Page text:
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Interplay between oxygen doping and ultra-microporosity improves the CO2/N2 separation performance of carbons derived from aromatic polycarboxylates / Saeid Khodabakhshi, Marco Taddei, Jennifer Rudd, Matthew McPherson, Yubiao Niu, Richard Palmer, Andrew Barron, Enrico Andreoli
Carbon, Volume: 173, Pages: 989 - 1002
Accepted Manuscript under embargo until: 1st December 2021
Microporous carbons were prepared starting from a series of benzene polycarboxylic acids following two strategies: (i) activation- and template-free pyrolysis and (ii) ion-exchange pyrolysis. The proposed synthetic strategies are facile approaches to produce highly microporous carbons that avoid the...
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Microporous carbons were prepared starting from a series of benzene polycarboxylic acids following two strategies: (i) activation- and template-free pyrolysis and (ii) ion-exchange pyrolysis. The proposed synthetic strategies are facile approaches to produce highly microporous carbons that avoid the use of large amounts of corrosive and expensive chemical activators or templates. By varying the number of carboxylic acid groups, the charge balancing species and the degree of deprotonation of the precursors, microporous carbons with diverse morphologies, textural properties and oxygen contents were obtained and their CO2 and N2 sorption properties were assessed. The abundant micropores made the materials suitable for CO2 adsorption at low pressure and ambient temperature, achieving CO2 uptake as high as 4.4 mmol/g at 25 °C and 1 bar, competitive with those reported for porous carbons produced using large excess of alkali metal based activating agents. It was found that high performance, in terms of CO2 uptake and CO2/N2 selectivity, was linked to the simultaneous presence of large ultra-micropore volume and high oxygen content in the sorbents. This suggests that the interplay of ultra-microporosity and oxygen doping matters more than the two features taken singularly in determining the CO2/N2 separation properties of porous carbons at low pressure.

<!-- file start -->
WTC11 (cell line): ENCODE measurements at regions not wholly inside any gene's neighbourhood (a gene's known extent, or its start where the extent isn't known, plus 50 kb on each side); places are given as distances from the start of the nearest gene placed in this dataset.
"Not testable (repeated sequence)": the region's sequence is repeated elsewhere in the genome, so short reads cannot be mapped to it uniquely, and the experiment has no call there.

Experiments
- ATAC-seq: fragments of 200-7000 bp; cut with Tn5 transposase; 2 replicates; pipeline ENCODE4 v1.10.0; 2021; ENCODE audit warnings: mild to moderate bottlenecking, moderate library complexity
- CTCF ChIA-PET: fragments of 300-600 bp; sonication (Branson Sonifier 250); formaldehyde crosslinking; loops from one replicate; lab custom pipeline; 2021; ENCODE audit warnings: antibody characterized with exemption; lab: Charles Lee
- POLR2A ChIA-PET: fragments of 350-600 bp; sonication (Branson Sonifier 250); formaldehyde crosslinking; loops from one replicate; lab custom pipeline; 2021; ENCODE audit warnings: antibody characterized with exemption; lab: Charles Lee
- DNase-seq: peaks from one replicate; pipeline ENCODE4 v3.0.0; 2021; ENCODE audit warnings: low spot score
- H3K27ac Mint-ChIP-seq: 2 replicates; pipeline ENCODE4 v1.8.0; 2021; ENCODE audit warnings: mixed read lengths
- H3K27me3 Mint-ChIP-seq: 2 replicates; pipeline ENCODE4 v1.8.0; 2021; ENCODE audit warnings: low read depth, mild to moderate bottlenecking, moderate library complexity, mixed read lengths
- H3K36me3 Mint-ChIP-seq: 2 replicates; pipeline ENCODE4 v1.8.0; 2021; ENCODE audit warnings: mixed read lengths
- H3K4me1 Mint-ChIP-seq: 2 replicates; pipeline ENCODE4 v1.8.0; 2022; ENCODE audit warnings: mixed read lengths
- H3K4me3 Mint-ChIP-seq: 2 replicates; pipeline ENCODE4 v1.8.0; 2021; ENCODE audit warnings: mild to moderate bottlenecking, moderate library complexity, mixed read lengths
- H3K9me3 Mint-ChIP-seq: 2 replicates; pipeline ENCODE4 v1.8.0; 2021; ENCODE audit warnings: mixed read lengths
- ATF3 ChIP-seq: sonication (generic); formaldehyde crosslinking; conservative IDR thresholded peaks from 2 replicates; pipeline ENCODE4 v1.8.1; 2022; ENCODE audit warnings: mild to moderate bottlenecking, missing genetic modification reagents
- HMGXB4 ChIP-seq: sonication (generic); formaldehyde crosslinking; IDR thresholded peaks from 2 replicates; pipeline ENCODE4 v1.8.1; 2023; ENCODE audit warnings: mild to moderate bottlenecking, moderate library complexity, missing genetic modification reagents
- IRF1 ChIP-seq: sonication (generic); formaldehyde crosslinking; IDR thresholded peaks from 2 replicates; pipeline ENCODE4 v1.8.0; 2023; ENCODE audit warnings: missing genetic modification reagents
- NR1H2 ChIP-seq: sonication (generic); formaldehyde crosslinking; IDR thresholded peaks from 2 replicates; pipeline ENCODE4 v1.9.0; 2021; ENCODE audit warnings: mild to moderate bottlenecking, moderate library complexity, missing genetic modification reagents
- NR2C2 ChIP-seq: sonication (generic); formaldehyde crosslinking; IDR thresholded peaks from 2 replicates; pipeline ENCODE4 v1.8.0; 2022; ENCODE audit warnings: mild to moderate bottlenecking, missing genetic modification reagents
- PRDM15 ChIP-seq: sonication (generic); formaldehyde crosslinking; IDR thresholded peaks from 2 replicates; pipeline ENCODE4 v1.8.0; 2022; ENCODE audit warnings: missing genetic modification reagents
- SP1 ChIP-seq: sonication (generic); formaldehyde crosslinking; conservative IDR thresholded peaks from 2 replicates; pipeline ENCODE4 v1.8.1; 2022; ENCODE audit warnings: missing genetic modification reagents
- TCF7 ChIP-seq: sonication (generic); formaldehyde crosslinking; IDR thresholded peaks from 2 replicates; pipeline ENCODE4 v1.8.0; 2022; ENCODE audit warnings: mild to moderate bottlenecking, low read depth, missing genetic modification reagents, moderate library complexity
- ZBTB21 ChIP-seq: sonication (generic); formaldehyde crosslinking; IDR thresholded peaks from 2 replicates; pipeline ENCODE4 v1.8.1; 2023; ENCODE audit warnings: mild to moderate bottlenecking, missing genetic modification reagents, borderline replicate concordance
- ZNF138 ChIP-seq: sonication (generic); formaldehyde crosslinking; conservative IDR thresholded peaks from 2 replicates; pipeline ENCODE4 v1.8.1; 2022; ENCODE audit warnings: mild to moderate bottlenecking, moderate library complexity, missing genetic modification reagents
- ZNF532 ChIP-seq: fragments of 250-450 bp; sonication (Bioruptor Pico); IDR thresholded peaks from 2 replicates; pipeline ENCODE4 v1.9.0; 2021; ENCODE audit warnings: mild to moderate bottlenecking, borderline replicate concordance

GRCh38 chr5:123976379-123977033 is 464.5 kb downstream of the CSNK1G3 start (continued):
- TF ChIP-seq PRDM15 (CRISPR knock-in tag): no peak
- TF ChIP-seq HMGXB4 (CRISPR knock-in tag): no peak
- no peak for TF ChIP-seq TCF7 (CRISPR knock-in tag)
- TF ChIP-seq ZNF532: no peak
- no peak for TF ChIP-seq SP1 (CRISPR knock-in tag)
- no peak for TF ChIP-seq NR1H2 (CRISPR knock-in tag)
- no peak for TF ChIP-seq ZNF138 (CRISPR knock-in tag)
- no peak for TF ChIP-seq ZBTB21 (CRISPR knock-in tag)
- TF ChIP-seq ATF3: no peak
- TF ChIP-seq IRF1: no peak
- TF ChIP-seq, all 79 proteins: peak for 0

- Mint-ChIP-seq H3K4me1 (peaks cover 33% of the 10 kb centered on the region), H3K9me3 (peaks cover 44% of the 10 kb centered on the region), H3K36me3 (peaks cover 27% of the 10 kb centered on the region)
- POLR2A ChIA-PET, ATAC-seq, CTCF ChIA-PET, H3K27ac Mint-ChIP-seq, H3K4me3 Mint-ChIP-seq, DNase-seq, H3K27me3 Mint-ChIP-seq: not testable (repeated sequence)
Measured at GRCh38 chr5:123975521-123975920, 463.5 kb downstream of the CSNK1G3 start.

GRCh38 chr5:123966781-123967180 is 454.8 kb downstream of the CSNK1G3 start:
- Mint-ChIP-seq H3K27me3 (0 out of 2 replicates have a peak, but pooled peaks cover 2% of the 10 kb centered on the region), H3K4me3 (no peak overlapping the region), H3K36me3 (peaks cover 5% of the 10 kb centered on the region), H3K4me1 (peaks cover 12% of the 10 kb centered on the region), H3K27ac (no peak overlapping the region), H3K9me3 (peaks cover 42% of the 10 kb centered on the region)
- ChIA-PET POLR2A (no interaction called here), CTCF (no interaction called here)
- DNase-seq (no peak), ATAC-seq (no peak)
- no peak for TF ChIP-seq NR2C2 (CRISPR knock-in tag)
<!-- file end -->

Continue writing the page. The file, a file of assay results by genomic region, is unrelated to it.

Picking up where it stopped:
Porous carbons, carbon capture, ultra-microporosity, oxygen doping
College of Engineering